Pre-release work activities
Work opportunities for women nearing the completion of their sentence exist at the prisoners’ canteen distribution centre.
The distribution centres fill the canteen orders for prisoners in the nearby centres.
Women are able to gain experience in walkie stacker equipment and a range of warehousing activities.
Women offenders also provide a maintenance service on the Amy Gillett bikeway in the Adelaide Hills, ensuring paths and trails are cleared and kept safe.
Male prisoners nearing the end of their sentence may undertake work within National Parks.
This work provides a valuable contribution to the safety of park management by:
- removing fuel and vegetation treatments
- construction and management of paths
- removing weeds, litter and ground maintenance
Work teams also maintain rest stops on some of the main highways in South Australia.
The Department’s registered training organisation, VTEC-SA, have awarded qualifications in Agrifood Operations and Horticulture to these workers once training is completed.
Prisoners at the Adelaide Pre-release Centre may also work at the departmental farm facility at Northfield.
There are a range of poly-tunnels in operation, growing fruit and vegetables, and a cereal crop that is harvested annually.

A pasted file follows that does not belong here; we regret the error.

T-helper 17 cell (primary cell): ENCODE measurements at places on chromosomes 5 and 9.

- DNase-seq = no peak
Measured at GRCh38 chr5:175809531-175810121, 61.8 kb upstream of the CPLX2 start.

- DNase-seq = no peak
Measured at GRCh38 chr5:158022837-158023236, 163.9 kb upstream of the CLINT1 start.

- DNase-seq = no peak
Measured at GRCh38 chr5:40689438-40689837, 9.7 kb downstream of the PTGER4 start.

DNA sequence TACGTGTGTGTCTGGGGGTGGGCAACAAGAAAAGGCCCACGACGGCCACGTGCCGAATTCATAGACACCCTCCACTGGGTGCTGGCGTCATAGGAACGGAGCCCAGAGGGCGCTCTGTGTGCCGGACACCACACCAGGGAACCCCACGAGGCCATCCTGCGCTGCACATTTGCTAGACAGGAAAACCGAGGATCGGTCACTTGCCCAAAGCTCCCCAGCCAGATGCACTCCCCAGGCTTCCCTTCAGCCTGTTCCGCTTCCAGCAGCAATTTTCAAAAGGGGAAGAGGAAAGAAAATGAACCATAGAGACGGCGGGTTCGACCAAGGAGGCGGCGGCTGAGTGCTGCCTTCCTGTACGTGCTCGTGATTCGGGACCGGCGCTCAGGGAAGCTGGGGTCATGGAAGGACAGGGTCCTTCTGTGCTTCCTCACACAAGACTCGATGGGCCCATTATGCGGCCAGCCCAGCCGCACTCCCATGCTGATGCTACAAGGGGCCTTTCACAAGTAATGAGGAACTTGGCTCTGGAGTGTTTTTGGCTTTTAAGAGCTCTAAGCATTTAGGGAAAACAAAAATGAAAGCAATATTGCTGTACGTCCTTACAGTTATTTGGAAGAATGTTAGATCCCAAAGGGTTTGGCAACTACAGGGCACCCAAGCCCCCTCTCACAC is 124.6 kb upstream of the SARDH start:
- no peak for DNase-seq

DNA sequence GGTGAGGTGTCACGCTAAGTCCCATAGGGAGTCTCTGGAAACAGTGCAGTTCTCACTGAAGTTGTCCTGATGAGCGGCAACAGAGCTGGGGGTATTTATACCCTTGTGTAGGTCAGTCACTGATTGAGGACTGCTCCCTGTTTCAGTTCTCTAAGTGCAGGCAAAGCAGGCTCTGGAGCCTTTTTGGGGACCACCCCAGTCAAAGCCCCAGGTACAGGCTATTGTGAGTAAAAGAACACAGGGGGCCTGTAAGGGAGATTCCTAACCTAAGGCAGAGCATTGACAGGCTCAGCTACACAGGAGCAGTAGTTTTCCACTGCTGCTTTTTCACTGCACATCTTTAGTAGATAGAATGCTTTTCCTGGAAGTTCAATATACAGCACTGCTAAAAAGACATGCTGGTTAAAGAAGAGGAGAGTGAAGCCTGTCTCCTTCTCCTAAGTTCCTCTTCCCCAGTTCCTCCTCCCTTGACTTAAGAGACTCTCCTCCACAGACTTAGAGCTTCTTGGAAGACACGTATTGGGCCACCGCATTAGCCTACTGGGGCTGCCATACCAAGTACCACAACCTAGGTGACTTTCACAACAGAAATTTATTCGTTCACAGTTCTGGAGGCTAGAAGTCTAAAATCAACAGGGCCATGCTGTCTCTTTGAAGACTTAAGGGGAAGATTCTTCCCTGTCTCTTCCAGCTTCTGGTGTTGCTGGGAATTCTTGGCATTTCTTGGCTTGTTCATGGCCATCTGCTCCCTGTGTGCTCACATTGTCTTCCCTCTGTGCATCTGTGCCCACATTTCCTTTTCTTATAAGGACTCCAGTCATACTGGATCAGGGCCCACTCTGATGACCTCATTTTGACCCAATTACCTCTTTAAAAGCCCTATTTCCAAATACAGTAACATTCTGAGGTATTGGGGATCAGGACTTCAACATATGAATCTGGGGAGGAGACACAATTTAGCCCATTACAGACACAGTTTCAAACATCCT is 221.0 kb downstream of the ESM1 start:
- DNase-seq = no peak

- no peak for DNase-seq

The Adelaide Pre-Release Centre coordinates the Job Club.
This is an independently run programme that assists prisoners to find work. Participants are helped to find work through career identification, writing a résumé, interview skills and gaining a job.
There is a programme for pre-release prisoners to volunteer at various community groups and churches.
Many participants have found this opportunity rewarding in gaining skills and experience, often within a community group that can offer substantial support upon release.
The Work Release Program allows prisoners who find suitable employment to attend their work each day while returning to the prison at night.
The employers provide a valuable contribution to the rehabilitation and reintegration of the offenders.
The scheme offers employers the satisfaction of knowing that they have made a real difference to somebody by giving them a second chance.
Employers and the location of the business premises must be assessed prior to prisoners starting work.